Since ESPN took over the coverage in 2006, games normally have a kickoff time of 8:30 p.m. Eastern. However, when ESPN airs a doubleheader during the first week of the season, the games respectively start at 7 p.m. and 10:15 p.m. Eastern. There have been issues with local stations in the ESPN era, where stations in each team's home market that air the ESPN simulcast are in most cases ABC affiliates, which must pre-empt Dancing with the Stars to air the NFL. This both forces the affiliate to air that program immediately after late-evening local newscasts, Jimmy Kimmel Live!, and Nightline in Eastern and Central Time Zones only and has resulted in the program's telephone and Internet voting coordinators keeping a late-night voting window open for the market or markets where Dancing with the Stars was pre-empted, and votes from the program's telephone and Internet were not finalized in time, an additional draw is necessary on Tuesday at noon ET (barring UEFA Champions League conflicts). If there are conflicts with the UEFA Champions League, then the additional draw will be held on Tuesday at 5:30 p.m. ET. Either way, the additional draw would have been held at the site of the "Wednesday Night Hockey" late game.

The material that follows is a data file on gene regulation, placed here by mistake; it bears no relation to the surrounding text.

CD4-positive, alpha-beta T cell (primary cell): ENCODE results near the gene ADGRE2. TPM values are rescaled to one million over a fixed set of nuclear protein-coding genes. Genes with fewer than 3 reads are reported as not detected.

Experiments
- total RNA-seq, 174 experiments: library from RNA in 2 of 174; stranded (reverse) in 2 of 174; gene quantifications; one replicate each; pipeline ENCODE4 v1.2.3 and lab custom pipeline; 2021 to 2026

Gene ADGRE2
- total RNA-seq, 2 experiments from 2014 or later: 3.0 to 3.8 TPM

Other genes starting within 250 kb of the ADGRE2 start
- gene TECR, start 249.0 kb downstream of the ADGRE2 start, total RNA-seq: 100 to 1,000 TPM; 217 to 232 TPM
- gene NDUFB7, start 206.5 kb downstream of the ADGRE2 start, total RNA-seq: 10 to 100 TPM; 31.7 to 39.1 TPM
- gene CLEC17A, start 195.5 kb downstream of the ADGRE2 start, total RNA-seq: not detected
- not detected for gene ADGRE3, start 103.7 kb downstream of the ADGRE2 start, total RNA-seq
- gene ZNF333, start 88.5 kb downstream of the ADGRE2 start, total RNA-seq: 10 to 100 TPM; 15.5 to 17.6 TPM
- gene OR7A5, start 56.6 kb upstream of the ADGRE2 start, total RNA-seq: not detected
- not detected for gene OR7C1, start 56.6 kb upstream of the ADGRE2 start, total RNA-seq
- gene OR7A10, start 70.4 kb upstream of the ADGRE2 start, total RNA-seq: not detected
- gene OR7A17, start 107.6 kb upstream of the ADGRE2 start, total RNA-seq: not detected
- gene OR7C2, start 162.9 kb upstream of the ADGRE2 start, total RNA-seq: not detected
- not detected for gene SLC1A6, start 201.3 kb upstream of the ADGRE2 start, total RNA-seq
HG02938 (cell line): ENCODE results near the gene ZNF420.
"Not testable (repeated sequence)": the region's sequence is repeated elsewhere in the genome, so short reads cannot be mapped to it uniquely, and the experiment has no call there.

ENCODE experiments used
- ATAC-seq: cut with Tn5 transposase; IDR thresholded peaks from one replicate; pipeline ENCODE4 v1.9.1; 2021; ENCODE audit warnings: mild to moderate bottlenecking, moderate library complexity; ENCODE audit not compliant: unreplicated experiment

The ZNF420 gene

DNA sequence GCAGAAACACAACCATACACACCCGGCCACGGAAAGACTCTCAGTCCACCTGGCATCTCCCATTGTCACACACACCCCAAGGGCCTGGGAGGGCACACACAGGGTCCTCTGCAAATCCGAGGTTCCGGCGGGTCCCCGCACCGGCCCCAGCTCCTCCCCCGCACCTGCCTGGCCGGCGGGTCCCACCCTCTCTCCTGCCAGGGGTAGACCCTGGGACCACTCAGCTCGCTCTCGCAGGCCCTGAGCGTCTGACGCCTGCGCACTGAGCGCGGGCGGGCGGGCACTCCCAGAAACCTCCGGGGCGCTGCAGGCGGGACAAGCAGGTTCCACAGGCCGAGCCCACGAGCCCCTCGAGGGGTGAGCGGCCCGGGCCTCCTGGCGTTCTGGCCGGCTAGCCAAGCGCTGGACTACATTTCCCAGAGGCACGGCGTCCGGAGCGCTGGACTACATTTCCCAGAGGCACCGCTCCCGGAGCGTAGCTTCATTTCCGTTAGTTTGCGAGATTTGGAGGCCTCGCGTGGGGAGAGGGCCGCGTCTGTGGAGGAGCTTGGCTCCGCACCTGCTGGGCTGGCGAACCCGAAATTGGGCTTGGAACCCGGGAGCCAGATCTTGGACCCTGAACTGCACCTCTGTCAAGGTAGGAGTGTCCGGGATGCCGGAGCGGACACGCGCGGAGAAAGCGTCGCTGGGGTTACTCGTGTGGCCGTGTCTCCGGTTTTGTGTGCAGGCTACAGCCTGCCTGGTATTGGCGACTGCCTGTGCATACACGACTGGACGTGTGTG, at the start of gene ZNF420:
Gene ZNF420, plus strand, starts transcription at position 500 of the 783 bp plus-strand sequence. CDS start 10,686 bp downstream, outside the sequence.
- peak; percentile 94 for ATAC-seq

In some cases, the program is moved to a sister station of the ABC affiliate to air live instead (for example, until 2011 in the Minneapolis–St. Paul market, when NBC affiliate KARE took over as the local broadcaster of MNF games, if the Minnesota Vikings were playing a game being simulcast on local ABC affiliate KSTP-TV, sister independent station KSTC-TV aired DWTS live). In 2016, for the opening week Monday night game (the second in a doubleheader) between the Los Angeles Rams and San Francisco 49ers, the ABC-owned stations in both markets (KABC-TV and KGO-TV) would broadcast World News Tonight and DWTS in their live Eastern Time Zone slots, thus airing at 3:30 p.m. and 5 p.m. PT respectively.